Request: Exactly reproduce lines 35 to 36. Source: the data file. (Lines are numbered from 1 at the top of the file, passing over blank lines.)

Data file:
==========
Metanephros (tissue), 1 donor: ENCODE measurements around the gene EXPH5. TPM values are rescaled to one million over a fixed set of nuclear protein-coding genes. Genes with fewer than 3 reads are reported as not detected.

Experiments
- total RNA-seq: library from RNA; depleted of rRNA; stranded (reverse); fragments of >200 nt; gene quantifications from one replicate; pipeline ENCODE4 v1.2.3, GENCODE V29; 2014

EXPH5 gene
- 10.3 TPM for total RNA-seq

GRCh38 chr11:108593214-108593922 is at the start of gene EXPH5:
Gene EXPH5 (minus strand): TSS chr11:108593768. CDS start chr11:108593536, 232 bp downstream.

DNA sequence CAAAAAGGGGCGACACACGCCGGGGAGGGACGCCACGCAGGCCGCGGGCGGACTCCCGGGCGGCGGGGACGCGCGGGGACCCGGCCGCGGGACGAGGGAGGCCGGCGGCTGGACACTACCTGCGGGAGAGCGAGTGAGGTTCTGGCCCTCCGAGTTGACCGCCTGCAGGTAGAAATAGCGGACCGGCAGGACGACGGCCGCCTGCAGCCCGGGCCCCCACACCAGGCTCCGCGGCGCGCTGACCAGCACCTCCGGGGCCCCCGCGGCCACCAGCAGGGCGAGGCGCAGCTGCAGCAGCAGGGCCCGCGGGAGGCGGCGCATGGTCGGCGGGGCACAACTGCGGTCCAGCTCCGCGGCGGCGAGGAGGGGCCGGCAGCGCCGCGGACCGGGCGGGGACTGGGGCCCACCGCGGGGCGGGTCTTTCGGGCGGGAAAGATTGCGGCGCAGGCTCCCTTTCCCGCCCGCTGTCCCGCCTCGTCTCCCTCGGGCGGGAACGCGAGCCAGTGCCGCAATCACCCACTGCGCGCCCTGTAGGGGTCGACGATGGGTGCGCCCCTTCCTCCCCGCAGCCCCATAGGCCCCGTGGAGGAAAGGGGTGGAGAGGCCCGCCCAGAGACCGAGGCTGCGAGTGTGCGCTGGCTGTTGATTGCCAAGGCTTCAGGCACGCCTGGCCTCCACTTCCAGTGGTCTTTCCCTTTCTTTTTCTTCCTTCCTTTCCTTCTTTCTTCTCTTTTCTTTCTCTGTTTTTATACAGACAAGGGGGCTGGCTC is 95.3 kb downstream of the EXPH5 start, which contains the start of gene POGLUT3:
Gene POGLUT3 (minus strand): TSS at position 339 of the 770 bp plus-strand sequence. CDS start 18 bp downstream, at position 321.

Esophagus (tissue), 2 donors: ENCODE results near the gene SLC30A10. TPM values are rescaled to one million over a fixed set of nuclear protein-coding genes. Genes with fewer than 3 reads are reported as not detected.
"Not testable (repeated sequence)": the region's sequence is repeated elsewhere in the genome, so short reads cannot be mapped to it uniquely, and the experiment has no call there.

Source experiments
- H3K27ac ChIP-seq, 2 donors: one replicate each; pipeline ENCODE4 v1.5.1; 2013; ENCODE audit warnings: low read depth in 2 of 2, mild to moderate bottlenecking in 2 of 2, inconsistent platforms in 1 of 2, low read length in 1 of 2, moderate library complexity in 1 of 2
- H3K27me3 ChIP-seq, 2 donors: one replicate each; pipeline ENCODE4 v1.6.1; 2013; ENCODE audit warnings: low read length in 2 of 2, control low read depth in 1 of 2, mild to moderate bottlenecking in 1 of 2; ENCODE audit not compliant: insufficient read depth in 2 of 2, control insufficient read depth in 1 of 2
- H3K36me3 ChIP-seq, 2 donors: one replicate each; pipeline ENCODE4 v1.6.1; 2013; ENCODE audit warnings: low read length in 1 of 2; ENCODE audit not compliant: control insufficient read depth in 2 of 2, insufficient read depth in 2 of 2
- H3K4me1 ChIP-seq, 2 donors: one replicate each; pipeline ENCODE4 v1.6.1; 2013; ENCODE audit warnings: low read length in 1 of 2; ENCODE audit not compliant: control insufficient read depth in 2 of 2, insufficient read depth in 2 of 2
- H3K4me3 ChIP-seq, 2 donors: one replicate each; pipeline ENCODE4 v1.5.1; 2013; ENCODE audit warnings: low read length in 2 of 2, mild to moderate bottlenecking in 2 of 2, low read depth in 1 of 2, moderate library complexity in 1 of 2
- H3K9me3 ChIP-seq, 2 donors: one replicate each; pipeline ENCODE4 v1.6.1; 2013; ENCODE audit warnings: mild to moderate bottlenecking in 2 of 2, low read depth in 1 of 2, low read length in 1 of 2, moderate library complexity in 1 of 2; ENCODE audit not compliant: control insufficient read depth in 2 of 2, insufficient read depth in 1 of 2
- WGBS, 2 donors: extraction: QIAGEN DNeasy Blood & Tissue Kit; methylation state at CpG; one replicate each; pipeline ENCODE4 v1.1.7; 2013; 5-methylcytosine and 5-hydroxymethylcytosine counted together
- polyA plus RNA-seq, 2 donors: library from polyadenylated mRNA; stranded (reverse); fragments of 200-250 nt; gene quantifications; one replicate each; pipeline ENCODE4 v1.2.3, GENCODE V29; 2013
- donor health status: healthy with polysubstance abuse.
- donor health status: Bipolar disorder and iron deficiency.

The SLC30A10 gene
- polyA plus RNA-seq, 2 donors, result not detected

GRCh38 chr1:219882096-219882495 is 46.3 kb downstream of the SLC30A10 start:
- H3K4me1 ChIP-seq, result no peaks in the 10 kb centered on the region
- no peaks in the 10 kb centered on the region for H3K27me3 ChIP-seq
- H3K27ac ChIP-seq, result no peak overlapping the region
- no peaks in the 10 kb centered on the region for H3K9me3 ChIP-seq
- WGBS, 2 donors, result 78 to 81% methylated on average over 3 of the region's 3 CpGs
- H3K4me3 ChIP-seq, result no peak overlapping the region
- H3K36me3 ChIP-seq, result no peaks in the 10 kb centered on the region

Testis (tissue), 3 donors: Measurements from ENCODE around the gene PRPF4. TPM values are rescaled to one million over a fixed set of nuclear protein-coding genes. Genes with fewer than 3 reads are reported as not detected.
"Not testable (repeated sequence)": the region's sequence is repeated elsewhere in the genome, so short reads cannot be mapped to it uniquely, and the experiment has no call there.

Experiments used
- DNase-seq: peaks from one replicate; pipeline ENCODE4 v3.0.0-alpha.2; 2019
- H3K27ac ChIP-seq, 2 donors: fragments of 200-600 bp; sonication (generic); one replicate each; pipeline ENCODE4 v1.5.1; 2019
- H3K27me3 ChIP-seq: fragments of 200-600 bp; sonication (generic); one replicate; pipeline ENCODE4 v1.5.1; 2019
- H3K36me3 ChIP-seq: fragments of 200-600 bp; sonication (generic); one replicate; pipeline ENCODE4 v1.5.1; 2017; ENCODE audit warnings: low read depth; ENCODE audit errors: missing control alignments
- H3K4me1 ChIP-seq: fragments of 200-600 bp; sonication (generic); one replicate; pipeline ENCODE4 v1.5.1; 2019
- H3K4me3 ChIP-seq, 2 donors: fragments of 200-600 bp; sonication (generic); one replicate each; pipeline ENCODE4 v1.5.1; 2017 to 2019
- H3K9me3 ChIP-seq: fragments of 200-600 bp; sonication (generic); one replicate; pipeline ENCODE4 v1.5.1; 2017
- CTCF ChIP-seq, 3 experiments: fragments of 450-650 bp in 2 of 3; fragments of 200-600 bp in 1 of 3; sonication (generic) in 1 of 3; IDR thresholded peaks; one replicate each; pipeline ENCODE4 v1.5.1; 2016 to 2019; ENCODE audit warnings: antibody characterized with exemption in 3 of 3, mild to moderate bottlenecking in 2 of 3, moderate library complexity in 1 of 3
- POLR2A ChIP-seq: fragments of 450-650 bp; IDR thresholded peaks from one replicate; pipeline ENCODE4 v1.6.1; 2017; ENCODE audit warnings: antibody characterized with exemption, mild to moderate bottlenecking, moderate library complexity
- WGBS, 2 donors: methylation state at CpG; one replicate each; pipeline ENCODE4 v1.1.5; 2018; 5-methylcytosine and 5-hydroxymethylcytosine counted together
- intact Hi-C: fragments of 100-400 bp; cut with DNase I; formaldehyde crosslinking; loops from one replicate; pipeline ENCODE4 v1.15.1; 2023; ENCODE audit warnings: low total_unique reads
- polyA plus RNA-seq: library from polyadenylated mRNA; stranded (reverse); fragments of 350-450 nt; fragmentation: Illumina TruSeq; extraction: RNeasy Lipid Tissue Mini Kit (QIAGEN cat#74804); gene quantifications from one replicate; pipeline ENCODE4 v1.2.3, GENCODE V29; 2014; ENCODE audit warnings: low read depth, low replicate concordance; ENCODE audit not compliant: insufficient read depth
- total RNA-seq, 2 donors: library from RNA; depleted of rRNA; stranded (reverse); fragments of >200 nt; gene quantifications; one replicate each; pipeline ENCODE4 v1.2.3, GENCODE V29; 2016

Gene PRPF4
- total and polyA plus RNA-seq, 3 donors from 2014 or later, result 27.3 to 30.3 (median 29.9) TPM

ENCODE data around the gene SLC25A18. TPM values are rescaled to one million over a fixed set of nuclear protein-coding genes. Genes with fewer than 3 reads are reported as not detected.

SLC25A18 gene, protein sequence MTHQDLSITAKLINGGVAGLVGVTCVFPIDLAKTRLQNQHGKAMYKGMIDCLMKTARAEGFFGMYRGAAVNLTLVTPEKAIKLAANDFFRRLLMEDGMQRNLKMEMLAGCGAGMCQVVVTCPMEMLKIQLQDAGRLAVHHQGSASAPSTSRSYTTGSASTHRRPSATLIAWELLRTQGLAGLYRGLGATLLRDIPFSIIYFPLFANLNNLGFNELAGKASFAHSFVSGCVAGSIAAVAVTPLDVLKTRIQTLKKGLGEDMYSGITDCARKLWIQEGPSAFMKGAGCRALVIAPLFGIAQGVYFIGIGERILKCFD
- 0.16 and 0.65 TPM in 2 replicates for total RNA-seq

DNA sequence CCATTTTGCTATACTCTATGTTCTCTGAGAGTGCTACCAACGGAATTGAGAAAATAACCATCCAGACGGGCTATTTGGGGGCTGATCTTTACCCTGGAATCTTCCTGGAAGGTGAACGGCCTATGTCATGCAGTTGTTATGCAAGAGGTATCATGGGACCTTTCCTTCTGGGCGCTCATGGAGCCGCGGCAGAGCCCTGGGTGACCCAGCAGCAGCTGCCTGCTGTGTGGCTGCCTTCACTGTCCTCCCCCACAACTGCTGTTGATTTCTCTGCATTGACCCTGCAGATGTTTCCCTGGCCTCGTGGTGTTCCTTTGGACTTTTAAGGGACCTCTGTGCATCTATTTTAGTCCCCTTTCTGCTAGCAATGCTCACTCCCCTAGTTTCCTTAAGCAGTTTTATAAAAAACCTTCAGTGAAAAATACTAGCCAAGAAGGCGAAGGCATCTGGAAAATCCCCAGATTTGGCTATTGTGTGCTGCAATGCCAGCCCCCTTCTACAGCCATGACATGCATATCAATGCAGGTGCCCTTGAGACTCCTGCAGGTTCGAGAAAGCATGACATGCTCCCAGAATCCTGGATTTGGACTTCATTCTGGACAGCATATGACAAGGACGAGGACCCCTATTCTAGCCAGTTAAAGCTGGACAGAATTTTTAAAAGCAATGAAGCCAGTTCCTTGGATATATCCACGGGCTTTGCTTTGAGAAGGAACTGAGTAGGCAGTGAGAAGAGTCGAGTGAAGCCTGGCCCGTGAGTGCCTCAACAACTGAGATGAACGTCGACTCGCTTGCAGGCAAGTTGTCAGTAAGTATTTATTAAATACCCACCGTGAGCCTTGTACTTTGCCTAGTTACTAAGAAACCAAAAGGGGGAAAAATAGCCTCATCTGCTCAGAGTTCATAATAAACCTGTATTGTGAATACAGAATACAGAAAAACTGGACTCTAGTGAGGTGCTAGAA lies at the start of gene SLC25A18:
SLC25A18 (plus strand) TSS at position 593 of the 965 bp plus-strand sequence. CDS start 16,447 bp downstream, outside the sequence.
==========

Experiments used
- DNase-seq: peaks from one replicate; pipeline ENCODE4 v3.0.0-alpha.2; 2019